Or Dorstenia foedita in 0.17 seconds with about 7,830 results*. We truly live in an an age of wonder.
My grandmother was born in the late 1880s – about 16 years, give or take 5, before Wilbur and Orville first flew the Flyer – and she died after John Glen orbited the earth. I used to marvel at the change she went though, but it is nothing compared to the change we are going through.
True, from horse and buggy to orbit seems like a big jump. But very, very, few people will ever go into orbit; it just isn't part of our life. But everybody – OK, maybe not everybody, but everybody with a small rounding error – has a computer and access to the World Wide Web. Really, access to an almost infinite well of knowledge.
With a smart phone – and we will all have smart phones soon – we have access everywhere, anytime. All the time. Astounding! A huge percentage of the world's knowledge – maybe not knowledge, but facts, at least – is at our fingertips. Literally, as Joe Biden would say. What do walruses eat? When was Hypatia murdered by religious fanatics? How far is the airport from a hotel – any hotel you want – in the downtown section of the capital of Paraguay?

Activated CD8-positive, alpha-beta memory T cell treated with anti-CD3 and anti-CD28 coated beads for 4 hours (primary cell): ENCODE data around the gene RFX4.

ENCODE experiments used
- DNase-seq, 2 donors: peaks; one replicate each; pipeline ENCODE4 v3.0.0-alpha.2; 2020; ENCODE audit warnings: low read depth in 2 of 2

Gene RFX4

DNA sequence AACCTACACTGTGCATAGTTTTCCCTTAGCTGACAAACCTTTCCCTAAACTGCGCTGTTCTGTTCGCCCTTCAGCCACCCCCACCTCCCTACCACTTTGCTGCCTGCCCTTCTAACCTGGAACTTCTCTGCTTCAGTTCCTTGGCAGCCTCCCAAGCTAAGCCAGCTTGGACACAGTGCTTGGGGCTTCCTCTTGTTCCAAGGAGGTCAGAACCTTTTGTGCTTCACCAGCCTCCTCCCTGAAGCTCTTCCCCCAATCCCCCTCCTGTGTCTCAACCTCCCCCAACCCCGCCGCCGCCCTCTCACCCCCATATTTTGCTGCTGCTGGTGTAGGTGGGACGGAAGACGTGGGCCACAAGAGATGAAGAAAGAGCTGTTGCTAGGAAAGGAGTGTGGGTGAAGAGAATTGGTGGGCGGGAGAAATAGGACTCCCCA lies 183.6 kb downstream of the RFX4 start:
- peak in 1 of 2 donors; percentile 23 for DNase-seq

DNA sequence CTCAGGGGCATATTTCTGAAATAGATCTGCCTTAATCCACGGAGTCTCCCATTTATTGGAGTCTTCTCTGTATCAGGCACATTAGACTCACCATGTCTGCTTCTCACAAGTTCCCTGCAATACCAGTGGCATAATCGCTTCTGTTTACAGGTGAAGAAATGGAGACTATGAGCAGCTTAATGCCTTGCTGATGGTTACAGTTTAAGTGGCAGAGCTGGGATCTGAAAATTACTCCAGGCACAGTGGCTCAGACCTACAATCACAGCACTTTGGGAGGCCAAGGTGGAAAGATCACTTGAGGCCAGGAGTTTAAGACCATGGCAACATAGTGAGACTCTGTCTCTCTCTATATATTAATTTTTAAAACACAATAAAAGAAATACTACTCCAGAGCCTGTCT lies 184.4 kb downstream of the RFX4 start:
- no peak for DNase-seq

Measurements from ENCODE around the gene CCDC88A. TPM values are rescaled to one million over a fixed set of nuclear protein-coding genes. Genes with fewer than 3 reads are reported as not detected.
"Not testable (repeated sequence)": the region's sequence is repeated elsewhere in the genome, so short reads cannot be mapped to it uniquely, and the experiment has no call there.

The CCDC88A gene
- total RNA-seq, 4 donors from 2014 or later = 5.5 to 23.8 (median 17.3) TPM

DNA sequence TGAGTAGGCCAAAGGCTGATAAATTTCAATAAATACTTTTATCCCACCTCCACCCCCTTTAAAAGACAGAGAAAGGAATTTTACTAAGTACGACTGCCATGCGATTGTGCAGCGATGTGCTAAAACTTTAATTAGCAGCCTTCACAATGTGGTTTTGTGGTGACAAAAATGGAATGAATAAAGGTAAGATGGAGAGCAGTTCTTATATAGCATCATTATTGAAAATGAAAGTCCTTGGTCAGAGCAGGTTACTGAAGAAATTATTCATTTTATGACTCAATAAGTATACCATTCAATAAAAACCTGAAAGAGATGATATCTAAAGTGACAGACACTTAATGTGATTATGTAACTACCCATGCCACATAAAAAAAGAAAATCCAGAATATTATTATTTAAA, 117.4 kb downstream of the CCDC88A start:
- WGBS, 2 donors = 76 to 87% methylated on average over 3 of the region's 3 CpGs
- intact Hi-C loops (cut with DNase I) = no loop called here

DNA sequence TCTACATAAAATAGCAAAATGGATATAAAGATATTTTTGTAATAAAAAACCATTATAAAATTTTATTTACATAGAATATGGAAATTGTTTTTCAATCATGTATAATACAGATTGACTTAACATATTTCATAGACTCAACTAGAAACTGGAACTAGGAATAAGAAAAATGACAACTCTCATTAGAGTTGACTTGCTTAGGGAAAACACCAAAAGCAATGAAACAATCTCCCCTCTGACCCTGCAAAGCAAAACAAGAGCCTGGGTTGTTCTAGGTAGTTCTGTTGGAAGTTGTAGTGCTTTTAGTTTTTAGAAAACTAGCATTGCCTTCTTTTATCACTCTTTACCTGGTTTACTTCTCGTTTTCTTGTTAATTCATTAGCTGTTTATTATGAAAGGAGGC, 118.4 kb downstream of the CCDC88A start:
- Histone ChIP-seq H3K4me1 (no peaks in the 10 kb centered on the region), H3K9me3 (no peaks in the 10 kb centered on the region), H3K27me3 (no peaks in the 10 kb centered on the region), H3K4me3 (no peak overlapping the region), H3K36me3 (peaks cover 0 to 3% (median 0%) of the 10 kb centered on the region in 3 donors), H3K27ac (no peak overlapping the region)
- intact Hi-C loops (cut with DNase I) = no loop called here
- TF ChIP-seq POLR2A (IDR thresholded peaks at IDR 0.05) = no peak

We are living in a time of wonders that were inconceivable 20 years ago.
* somehow I find it very amusing that Google can come up with results in 0.17 seconds but – apparently – doesn't have time to count the exact number of results